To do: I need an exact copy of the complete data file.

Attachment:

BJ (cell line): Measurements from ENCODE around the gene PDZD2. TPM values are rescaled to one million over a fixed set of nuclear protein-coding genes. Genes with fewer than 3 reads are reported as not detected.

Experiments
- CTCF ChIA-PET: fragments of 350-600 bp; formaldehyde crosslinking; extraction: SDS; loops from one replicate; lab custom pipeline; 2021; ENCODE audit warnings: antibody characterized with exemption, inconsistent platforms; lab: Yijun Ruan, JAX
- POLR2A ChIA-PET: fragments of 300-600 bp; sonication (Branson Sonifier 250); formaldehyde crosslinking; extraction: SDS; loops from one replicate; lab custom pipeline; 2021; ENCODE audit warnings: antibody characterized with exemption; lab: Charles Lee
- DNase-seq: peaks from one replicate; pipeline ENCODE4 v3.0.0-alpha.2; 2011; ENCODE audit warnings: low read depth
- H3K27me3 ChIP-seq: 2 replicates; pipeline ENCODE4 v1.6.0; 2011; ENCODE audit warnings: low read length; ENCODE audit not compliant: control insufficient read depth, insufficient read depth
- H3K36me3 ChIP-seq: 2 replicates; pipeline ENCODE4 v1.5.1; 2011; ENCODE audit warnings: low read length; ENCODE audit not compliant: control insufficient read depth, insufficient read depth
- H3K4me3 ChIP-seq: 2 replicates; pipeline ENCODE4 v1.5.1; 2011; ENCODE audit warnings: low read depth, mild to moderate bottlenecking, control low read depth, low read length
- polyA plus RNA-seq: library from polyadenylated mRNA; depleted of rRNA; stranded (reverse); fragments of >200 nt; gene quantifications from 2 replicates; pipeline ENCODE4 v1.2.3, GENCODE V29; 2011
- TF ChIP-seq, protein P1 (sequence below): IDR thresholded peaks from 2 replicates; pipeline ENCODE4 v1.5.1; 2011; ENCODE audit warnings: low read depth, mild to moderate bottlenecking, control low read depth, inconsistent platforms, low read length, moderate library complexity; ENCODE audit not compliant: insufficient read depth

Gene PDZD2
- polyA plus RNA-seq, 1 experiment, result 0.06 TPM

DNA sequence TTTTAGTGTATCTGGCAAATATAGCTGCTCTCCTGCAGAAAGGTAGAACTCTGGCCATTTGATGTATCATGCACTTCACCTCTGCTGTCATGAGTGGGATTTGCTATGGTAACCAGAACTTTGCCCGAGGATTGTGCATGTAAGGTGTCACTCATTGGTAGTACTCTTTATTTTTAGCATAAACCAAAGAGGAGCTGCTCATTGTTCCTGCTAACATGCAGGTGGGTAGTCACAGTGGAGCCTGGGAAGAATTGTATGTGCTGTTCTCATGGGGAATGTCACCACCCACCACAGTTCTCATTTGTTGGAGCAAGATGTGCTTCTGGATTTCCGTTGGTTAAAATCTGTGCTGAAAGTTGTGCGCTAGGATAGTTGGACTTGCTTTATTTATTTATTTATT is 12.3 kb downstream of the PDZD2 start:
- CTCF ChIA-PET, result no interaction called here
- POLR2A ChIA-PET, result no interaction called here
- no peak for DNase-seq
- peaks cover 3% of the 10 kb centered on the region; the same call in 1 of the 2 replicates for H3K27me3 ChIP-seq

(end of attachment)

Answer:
BJ (cell line): Measurements from ENCODE around the gene PDZD2. TPM values are rescaled to one million over a fixed set of nuclear protein-coding genes. Genes with fewer than 3 reads are reported as not detected.

Experiments
- CTCF ChIA-PET: fragments of 350-600 bp; formaldehyde crosslinking; extraction: SDS; loops from one replicate; lab custom pipeline; 2021; ENCODE audit warnings: antibody characterized with exemption, inconsistent platforms; lab: Yijun Ruan, JAX
- POLR2A ChIA-PET: fragments of 300-600 bp; sonication (Branson Sonifier 250); formaldehyde crosslinking; extraction: SDS; loops from one replicate; lab custom pipeline; 2021; ENCODE audit warnings: antibody characterized with exemption; lab: Charles Lee
- DNase-seq: peaks from one replicate; pipeline ENCODE4 v3.0.0-alpha.2; 2011; ENCODE audit warnings: low read depth
- H3K27me3 ChIP-seq: 2 replicates; pipeline ENCODE4 v1.6.0; 2011; ENCODE audit warnings: low read length; ENCODE audit not compliant: control insufficient read depth, insufficient read depth
- H3K36me3 ChIP-seq: 2 replicates; pipeline ENCODE4 v1.5.1; 2011; ENCODE audit warnings: low read length; ENCODE audit not compliant: control insufficient read depth, insufficient read depth
- H3K4me3 ChIP-seq: 2 replicates; pipeline ENCODE4 v1.5.1; 2011; ENCODE audit warnings: low read depth, mild to moderate bottlenecking, control low read depth, low read length
- polyA plus RNA-seq: library from polyadenylated mRNA; depleted of rRNA; stranded (reverse); fragments of >200 nt; gene quantifications from 2 replicates; pipeline ENCODE4 v1.2.3, GENCODE V29; 2011
- TF ChIP-seq, protein P1 (sequence below): IDR thresholded peaks from 2 replicates; pipeline ENCODE4 v1.5.1; 2011; ENCODE audit warnings: low read depth, mild to moderate bottlenecking, control low read depth, inconsistent platforms, low read length, moderate library complexity; ENCODE audit not compliant: insufficient read depth

Gene PDZD2
- polyA plus RNA-seq, 1 experiment, result 0.06 TPM

DNA sequence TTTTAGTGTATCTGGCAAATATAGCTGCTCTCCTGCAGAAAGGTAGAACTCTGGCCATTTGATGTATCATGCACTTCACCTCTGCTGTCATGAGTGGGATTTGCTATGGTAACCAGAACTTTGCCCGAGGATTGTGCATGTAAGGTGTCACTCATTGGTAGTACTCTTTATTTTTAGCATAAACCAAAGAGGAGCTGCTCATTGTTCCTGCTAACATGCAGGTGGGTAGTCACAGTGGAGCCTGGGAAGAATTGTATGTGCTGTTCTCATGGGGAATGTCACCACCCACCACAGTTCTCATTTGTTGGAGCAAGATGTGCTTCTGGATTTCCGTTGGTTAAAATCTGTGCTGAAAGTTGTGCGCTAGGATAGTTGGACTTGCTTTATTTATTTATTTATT is 12.3 kb downstream of the PDZD2 start:
- CTCF ChIA-PET, result no interaction called here
- POLR2A ChIA-PET, result no interaction called here
- no peak for DNase-seq
- peaks cover 3% of the 10 kb centered on the region; the same call in 1 of the 2 replicates for H3K27me3 ChIP-seq